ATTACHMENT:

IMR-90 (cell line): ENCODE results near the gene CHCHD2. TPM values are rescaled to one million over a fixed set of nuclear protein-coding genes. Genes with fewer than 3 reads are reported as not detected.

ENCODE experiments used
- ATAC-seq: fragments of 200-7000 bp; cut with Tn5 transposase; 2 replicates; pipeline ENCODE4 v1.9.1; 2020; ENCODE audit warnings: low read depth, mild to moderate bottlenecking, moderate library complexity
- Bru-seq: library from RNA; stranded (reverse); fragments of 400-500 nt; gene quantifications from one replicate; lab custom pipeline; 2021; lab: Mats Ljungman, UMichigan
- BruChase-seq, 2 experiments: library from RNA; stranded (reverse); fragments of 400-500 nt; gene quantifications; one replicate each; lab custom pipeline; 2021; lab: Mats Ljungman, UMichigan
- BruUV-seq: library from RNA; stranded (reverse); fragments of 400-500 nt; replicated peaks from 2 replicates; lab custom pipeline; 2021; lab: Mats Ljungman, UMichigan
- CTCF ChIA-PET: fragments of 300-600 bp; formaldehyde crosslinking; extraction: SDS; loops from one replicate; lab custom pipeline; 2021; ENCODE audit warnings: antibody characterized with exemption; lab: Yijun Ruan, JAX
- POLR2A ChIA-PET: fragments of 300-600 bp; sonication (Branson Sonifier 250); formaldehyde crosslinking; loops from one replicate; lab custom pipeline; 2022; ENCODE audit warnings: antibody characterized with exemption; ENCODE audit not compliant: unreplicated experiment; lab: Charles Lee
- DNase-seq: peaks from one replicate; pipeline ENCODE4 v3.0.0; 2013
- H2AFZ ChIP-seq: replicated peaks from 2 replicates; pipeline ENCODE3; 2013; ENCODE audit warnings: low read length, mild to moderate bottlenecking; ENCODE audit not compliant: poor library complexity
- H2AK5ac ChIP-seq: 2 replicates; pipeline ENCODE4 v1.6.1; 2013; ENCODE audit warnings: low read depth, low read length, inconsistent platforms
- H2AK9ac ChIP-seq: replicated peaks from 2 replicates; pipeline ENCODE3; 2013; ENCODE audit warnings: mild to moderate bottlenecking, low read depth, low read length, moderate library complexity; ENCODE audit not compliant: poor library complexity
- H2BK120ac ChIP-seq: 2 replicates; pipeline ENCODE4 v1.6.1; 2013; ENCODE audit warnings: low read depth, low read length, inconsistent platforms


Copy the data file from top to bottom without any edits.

IMR-90 (cell line): ENCODE results near the gene CHCHD2. TPM values are rescaled to one million over a fixed set of nuclear protein-coding genes. Genes with fewer than 3 reads are reported as not detected.

ENCODE experiments used
- ATAC-seq: fragments of 200-7000 bp; cut with Tn5 transposase; 2 replicates; pipeline ENCODE4 v1.9.1; 2020; ENCODE audit warnings: low read depth, mild to moderate bottlenecking, moderate library complexity
- Bru-seq: library from RNA; stranded (reverse); fragments of 400-500 nt; gene quantifications from one replicate; lab custom pipeline; 2021; lab: Mats Ljungman, UMichigan
- BruChase-seq, 2 experiments: library from RNA; stranded (reverse); fragments of 400-500 nt; gene quantifications; one replicate each; lab custom pipeline; 2021; lab: Mats Ljungman, UMichigan
- BruUV-seq: library from RNA; stranded (reverse); fragments of 400-500 nt; replicated peaks from 2 replicates; lab custom pipeline; 2021; lab: Mats Ljungman, UMichigan
- CTCF ChIA-PET: fragments of 300-600 bp; formaldehyde crosslinking; extraction: SDS; loops from one replicate; lab custom pipeline; 2021; ENCODE audit warnings: antibody characterized with exemption; lab: Yijun Ruan, JAX
- POLR2A ChIA-PET: fragments of 300-600 bp; sonication (Branson Sonifier 250); formaldehyde crosslinking; loops from one replicate; lab custom pipeline; 2022; ENCODE audit warnings: antibody characterized with exemption; ENCODE audit not compliant: unreplicated experiment; lab: Charles Lee
- DNase-seq: peaks from one replicate; pipeline ENCODE4 v3.0.0; 2013
- H2AFZ ChIP-seq: replicated peaks from 2 replicates; pipeline ENCODE3; 2013; ENCODE audit warnings: low read length, mild to moderate bottlenecking; ENCODE audit not compliant: poor library complexity
- H2AK5ac ChIP-seq: 2 replicates; pipeline ENCODE4 v1.6.1; 2013; ENCODE audit warnings: low read depth, low read length, inconsistent platforms
- H2AK9ac ChIP-seq: replicated peaks from 2 replicates; pipeline ENCODE3; 2013; ENCODE audit warnings: mild to moderate bottlenecking, low read depth, low read length, moderate library complexity; ENCODE audit not compliant: poor library complexity
- H2BK120ac ChIP-seq: 2 replicates; pipeline ENCODE4 v1.6.1; 2013; ENCODE audit warnings: low read depth, low read length, inconsistent platforms